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Max Planck Encyclopedia of Public International Law [MPEPIL]

Danube River

Anton Florian Zeilinger

From: Oxford Public International Law (http://opil.ouplaw.com). (c) Oxford University Press, 2015. All Rights Reserved.date: 20 June 2019

Subject(s):
Rivers — State succession, international agreements — Treaties, application — Treaties, interpretation — Peace treaties

Published under the auspices of the Max Planck Foundation for International Peace and the Rule of Law under the direction of Rüdiger Wolfrum.

A.  Introduction

With a length of 2,860 km, the Danube is the second-longest river in Europe, stretching from Germany to the Black Sea. Ten States (Germany, Austria, Slovakia, Hungary, Croatia, Serbia, Romania, Bulgaria, Moldova, and Ukraine) are its immediate riparians, and up to ten more have a share of its river basin. It is thus one of the truly international watercourses, and has always played an important role in the economic development of its riparian States for whom international cooperation has always been of the utmost interest. While the focus was historically on navigational issues, other aspects have recently received increased attention.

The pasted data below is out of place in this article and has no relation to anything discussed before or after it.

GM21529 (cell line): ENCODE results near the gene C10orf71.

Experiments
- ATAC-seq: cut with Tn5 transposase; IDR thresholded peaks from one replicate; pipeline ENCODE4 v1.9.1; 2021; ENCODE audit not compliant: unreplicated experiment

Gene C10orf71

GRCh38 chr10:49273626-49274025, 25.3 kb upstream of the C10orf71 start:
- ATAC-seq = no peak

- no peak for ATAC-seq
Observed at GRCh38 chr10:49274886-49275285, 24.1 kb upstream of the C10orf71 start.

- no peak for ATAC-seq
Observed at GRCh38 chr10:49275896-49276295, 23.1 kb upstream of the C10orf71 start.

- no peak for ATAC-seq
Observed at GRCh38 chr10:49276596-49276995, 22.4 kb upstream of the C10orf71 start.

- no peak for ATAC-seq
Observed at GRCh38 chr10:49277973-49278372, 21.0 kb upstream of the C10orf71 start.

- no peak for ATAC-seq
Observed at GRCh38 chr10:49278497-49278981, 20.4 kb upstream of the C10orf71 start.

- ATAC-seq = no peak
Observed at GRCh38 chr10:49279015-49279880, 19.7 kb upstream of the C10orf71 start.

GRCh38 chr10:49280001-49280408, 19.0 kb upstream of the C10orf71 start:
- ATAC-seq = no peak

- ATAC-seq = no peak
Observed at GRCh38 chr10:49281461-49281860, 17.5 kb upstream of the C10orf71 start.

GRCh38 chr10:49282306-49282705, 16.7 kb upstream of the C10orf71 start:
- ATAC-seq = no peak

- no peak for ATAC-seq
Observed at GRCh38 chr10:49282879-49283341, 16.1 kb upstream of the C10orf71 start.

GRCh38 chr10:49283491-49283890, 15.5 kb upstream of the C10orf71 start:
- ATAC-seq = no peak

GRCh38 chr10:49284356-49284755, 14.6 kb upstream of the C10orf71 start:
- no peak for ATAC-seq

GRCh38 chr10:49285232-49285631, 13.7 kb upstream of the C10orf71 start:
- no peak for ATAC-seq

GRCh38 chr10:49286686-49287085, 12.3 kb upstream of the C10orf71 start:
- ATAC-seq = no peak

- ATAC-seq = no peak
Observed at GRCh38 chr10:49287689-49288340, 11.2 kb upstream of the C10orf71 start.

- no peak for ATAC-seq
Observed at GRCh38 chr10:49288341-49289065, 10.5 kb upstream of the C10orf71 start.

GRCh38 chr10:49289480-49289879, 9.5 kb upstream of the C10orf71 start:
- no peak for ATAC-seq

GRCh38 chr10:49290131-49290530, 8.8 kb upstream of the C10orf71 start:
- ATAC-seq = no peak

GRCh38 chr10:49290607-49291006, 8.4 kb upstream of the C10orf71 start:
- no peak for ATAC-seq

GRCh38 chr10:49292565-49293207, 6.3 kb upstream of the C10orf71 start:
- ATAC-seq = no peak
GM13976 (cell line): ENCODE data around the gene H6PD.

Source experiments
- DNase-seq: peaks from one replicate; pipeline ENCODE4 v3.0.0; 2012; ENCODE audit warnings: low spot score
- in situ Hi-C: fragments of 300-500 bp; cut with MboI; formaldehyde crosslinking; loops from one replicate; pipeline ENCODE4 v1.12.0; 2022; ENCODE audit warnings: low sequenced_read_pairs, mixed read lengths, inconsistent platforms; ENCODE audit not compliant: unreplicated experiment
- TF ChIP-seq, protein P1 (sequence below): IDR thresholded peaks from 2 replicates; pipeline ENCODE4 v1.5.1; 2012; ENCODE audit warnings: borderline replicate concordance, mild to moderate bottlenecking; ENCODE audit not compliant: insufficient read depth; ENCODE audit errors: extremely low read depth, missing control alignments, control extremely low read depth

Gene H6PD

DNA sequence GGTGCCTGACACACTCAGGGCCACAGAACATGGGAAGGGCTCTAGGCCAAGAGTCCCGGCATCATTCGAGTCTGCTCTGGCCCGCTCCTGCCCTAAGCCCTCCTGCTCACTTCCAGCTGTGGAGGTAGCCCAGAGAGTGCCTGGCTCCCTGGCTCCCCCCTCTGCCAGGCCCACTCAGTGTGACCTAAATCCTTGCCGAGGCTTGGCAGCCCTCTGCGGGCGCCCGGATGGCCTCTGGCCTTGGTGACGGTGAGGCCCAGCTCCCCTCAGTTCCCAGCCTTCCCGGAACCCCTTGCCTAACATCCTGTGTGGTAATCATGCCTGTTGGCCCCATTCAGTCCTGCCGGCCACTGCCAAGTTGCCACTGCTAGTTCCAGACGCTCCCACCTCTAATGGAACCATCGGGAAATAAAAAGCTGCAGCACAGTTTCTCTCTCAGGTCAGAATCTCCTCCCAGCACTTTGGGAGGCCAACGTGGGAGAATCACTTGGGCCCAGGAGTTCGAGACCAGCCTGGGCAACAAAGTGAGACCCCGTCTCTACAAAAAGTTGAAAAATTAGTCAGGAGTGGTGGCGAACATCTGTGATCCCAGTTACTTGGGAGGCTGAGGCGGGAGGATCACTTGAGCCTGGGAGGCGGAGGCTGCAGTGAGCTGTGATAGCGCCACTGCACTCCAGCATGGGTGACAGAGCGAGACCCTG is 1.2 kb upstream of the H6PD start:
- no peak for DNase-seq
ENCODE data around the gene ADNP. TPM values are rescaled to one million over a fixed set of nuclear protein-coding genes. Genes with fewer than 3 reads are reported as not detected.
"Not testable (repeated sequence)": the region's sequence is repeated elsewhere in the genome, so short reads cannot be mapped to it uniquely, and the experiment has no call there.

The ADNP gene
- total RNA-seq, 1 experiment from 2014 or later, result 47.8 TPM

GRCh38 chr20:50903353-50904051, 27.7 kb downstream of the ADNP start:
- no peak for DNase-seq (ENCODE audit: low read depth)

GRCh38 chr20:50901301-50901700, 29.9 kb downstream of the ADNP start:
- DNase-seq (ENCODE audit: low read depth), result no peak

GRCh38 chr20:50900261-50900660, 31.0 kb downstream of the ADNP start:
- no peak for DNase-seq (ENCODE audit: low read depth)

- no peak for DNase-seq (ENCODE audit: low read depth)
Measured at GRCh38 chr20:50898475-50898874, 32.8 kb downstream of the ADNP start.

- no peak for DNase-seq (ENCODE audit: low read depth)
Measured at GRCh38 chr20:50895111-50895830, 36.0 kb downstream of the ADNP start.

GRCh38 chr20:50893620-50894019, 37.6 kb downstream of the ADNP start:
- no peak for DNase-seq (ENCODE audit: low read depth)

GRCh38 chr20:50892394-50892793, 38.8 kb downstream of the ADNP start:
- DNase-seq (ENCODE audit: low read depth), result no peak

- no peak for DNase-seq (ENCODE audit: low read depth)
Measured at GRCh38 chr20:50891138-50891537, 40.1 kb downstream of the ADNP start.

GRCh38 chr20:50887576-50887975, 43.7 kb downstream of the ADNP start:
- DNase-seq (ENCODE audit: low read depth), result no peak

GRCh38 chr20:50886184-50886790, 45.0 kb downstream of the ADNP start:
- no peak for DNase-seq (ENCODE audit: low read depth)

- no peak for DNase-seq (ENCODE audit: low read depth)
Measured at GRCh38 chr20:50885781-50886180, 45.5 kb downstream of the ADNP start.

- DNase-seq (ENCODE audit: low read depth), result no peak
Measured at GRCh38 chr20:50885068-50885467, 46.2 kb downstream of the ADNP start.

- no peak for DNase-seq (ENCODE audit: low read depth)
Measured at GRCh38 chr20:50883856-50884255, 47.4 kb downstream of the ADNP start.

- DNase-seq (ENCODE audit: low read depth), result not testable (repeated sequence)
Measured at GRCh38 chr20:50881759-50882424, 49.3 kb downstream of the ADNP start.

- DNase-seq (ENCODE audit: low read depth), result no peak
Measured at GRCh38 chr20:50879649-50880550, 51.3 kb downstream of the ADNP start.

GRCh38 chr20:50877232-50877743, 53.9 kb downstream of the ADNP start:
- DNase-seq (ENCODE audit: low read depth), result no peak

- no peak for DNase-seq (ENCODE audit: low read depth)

B.  Navigation

1.  Historical Development

Freedom of navigation (Navigation, Freedom of) as established by Art. 109 Act of the Congress of Vienna (Vienna Congress [1815]), concerned all rivers whose navigable parts either separated or crossed the territory of at least two States and thus theoretically covered the Danube, as well. However, apart from those rivers for which a distinct regime was established, including the Rhine River and the Moselle River, the Act of the Congress of Vienna created little more than a pactum de contrahendo, pactum de negotiando and initially had few consequences for the Danube as the riparian States neglected to conclude an effective agreement.